Oak Processionary Moth (OPM)

OPM is a species of moth native to Southern Europe which was accidentally introduced to England in 2005-2006 and has since spread to the counties around London.

The caterpillars construct white webbing nests on trunks and branches of oak trees which resemble candy floss or cotton wool. 

The caterpillar of this moth emerges in April every year and their tiny hairs can pose a health risk to humans and pets. The risk of exposure to these hairs is highest in May and June.

If you do come in contact with the caterpillar or its hairs please follow the NHS health advice.

See Forestry Commission interactive distribution map to see affected areas.

All sightings of the oak processionary moth should be reported to the Forestry Commission immediately.


Types of oak affected

Oak Processionally Moths (OPM) live almost exclusively in the following types of oak trees (Quercus):

Turkey Oak Holm Oak Turner’s Oak
English Oak Sessile Oak Algerian Oak
White Oak Cork Oak Italian Oak


Moth and Caterpillar life cycle

  • The moth lays eggs on an Oak tree in late August.
  • The eggs hatch between March – April (around Easter time) and caterpillars emerge and start to “process” around the tree looking for food.
  • By late Spring to early Summer the caterpillars become larger (20-25 mm) and are dark in colour covered with many white hairs.
  • Caterpillars retreat to the nest around late June-August to pupate.
  • New moths emerge a few weeks later in August and the nest is left redundant.
  • The new moths lay eggs on a nearby Oak within days of emerging and the cycle starts again.


Method of Treatment

There are two main options for dealing with the pest:

  • Manual removal of nests.
  • Pesticidal treatment: this is only suitable for early-stage caterpillars. The Forestry Commission may offer support for this.


Manual Nest Removal Timings

  • May-June: Generally caterpillars are nocturnal and so nest removal could be carried out during the day in this period; however, there is no guarantee that the caterpillars are in the nest so this may not be an effective time.
  • June-August: removing nests at this time is much more effective as all the caterpillars are likely in the nest in pupae stage.
  • After August: removing nests after the moths have emerged is not effective in controlling the spread of caterpillars but the nests do contain hairs so may be a threat to people and animals. In this case it might be wise to remove them but if there is no immediate risk to people and pets then the recommendation is to the leave the nests in situ.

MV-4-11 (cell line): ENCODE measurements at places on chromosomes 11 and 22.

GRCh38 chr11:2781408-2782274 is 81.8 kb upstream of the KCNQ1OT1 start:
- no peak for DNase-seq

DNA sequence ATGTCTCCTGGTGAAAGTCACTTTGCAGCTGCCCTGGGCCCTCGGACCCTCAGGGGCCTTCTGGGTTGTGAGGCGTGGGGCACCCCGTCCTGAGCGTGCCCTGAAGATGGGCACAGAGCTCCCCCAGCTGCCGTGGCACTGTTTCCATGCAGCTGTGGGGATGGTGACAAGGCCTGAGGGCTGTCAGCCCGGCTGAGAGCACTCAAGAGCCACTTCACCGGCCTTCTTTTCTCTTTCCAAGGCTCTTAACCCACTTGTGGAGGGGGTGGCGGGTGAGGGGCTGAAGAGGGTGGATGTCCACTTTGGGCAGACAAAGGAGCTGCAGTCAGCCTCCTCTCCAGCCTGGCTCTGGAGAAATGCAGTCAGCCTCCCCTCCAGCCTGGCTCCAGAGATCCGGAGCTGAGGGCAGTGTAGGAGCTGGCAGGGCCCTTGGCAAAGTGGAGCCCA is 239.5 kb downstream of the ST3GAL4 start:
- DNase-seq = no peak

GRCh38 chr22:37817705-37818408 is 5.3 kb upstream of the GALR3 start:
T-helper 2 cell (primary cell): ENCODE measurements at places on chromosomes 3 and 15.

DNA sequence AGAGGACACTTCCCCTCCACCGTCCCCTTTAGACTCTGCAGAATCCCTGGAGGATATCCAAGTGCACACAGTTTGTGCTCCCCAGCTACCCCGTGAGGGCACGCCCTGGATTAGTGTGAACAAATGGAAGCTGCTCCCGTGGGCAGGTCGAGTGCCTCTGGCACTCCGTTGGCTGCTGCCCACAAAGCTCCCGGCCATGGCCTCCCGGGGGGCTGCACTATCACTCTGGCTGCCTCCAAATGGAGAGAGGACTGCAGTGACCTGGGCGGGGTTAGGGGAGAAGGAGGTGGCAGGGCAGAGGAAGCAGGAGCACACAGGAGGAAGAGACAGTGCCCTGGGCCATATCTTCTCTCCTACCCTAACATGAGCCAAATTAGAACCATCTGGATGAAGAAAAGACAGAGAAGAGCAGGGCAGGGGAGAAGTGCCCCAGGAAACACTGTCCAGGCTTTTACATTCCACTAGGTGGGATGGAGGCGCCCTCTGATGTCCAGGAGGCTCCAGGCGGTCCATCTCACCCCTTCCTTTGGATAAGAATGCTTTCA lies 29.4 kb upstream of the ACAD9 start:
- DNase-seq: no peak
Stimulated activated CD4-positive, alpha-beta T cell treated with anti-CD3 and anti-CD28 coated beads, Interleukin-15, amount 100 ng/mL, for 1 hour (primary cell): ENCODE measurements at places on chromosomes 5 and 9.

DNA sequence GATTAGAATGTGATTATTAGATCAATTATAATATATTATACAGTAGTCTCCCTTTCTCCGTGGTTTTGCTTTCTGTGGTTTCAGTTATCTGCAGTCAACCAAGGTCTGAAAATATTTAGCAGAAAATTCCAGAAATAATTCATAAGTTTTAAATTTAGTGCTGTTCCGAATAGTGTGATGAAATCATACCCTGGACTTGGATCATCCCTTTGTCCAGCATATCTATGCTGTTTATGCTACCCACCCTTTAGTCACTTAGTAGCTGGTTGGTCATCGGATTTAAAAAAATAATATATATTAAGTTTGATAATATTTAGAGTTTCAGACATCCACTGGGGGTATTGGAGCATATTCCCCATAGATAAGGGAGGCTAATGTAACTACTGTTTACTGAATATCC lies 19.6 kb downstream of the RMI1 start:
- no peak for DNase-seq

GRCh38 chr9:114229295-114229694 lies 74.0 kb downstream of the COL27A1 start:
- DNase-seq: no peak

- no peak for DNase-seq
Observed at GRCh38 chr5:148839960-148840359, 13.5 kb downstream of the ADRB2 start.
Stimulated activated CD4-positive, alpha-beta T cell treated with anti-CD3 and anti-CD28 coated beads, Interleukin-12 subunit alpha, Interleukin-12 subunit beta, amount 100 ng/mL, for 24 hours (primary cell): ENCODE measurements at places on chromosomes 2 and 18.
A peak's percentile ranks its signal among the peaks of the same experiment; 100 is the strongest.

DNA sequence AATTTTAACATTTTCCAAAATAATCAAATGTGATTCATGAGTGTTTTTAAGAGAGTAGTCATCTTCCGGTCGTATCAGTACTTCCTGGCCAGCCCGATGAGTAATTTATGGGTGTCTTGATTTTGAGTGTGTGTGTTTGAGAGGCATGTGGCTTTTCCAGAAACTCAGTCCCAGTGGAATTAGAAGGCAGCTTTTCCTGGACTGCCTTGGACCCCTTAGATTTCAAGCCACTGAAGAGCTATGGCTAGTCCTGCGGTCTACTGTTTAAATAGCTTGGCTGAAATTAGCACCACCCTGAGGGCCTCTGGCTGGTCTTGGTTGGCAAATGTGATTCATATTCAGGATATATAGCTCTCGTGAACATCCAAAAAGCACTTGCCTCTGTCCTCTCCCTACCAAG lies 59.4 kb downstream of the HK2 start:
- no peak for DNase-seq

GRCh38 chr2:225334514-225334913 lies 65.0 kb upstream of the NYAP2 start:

It is the protein in the caterpillar hair which can cause irritation and allergic reaction in people and pets. In addition to being on the caterpillar the hairs may be loose or left in the active or dormant nest.

Symptoms to exposure to the hairs may include:

  • Itchy skin rash
  • Eye and throat irritation
  • Occasional breathing difficulties
  • In rare cases allergic reaction

Please follow the NHS health advice in the event of symptoms following exposure.


Nest removal procedure


  • Full PPE must be worn by operatives in the tree where OPM is present including boiler suits, face masks, head covering, gloves etc. This PPE will be disposed of as bio-hazard waste following the removal operation.
  • Special OPM climbing kit will be used. This will be throughly cleaned after each removal and disposed of at the end of each season. This special OPM kit is not used for any other tree operations to avoid cross contamination.
  • Nests are sprayed with adhesive to ‘set’ the hairs to the nest and avoid contamination to workers, kit, and the surrounding area.
  • Nests are removed and controlled and are then dealt with as bio-hazard waste and sent off for incineration.


How we charge for nest removal

OTT offer nest removal where appropriate for an hourly rate. We will happily provide an estimate before commencing work.

Please enquire for our latest nest removal rates.

OTT do not offer pesticide spraying treatment at this time.